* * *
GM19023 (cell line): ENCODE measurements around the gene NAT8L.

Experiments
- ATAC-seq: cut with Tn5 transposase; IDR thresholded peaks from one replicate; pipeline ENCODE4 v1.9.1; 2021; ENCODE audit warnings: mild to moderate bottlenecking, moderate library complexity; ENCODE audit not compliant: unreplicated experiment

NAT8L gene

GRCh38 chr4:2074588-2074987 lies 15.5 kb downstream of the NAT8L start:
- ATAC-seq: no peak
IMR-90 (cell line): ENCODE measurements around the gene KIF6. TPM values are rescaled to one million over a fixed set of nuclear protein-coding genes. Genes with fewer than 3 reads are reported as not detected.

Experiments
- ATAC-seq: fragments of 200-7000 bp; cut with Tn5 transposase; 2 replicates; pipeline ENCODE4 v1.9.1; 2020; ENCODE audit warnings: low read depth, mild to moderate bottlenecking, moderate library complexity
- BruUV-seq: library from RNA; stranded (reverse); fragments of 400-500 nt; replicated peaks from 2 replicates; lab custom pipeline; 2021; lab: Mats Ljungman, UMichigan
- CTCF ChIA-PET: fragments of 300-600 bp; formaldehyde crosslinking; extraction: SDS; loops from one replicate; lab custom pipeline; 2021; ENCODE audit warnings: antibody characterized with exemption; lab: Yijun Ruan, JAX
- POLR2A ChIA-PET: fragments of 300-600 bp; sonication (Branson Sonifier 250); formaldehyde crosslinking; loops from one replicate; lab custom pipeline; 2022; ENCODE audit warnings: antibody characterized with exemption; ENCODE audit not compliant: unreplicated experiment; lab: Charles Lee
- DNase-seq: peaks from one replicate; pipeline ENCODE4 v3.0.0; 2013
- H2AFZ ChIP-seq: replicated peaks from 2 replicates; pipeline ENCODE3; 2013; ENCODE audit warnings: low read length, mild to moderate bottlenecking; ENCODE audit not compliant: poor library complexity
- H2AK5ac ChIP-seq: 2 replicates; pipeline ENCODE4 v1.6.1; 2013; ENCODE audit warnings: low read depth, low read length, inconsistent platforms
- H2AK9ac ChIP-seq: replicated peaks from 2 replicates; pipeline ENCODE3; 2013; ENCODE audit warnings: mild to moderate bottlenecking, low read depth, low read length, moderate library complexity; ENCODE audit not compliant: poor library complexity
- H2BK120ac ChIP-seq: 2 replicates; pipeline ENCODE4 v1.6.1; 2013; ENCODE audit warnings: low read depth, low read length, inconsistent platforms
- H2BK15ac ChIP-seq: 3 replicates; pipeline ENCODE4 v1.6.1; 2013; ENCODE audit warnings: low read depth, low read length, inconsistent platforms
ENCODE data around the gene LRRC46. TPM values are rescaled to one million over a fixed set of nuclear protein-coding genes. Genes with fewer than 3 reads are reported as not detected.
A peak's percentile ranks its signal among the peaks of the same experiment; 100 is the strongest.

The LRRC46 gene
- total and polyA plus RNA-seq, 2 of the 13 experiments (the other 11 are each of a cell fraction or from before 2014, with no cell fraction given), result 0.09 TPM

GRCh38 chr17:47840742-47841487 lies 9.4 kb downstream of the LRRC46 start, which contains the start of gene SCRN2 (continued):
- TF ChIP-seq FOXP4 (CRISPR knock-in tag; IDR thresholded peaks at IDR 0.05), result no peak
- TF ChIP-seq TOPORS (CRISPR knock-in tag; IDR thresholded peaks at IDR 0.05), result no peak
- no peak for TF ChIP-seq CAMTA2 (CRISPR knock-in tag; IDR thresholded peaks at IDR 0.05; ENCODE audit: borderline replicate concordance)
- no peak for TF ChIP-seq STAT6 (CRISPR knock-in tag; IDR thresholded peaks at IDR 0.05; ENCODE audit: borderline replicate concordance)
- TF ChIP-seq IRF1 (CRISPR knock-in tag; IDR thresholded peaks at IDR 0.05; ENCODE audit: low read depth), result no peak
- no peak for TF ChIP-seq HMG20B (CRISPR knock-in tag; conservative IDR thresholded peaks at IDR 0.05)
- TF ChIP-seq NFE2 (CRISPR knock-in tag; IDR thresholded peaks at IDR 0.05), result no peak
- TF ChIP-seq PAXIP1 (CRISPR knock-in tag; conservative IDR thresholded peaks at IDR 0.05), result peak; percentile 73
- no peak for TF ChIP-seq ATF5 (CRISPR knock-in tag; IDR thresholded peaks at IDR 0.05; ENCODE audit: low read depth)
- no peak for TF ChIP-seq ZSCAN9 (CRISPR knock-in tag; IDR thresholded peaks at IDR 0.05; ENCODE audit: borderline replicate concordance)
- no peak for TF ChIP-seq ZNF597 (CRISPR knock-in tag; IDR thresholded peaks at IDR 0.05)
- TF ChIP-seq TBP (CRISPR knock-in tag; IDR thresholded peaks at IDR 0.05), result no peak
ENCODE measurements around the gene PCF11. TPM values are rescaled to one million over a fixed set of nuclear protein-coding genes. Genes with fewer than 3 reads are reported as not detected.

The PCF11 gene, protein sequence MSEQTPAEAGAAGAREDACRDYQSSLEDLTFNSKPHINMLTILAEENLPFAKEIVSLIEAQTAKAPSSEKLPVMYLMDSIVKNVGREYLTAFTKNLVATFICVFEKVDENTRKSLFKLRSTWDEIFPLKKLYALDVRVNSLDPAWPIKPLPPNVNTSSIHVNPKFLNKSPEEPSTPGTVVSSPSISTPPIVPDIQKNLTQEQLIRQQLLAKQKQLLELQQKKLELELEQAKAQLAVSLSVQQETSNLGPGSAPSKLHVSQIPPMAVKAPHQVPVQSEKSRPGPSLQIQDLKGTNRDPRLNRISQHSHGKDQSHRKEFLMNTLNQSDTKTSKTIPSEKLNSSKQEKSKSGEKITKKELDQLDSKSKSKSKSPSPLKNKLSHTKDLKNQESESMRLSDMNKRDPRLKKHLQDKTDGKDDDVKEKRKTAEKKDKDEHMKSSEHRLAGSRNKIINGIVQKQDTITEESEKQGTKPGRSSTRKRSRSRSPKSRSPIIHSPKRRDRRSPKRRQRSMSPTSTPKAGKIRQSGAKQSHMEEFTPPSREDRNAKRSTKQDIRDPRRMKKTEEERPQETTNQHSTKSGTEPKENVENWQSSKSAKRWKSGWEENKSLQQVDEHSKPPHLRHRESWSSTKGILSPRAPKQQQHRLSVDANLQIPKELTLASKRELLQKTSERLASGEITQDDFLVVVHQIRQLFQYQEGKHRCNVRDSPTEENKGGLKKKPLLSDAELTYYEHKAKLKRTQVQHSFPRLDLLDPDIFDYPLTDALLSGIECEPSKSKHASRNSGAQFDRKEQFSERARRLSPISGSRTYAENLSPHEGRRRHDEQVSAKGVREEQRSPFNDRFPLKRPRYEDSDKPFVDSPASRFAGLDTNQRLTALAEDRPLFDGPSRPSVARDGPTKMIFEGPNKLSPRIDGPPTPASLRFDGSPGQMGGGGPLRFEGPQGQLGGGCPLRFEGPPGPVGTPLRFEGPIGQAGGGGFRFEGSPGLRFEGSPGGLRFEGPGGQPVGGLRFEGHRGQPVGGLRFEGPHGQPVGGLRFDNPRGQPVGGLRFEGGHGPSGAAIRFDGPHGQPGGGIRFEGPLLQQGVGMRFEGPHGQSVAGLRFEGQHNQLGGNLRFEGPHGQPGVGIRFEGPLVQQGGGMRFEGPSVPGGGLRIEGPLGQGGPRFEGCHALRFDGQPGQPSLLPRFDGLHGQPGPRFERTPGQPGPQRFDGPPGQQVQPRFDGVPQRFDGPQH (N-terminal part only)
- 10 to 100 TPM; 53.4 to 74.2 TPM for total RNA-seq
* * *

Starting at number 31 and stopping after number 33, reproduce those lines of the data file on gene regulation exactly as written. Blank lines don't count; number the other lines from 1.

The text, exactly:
- TF ChIP-seq PAXIP1 (CRISPR knock-in tag; conservative IDR thresholded peaks at IDR 0.05), result peak; percentile 73
- no peak for TF ChIP-seq ATF5 (CRISPR knock-in tag; IDR thresholded peaks at IDR 0.05; ENCODE audit: low read depth)
- no peak for TF ChIP-seq ZSCAN9 (CRISPR knock-in tag; IDR thresholded peaks at IDR 0.05; ENCODE audit: borderline replicate concordance)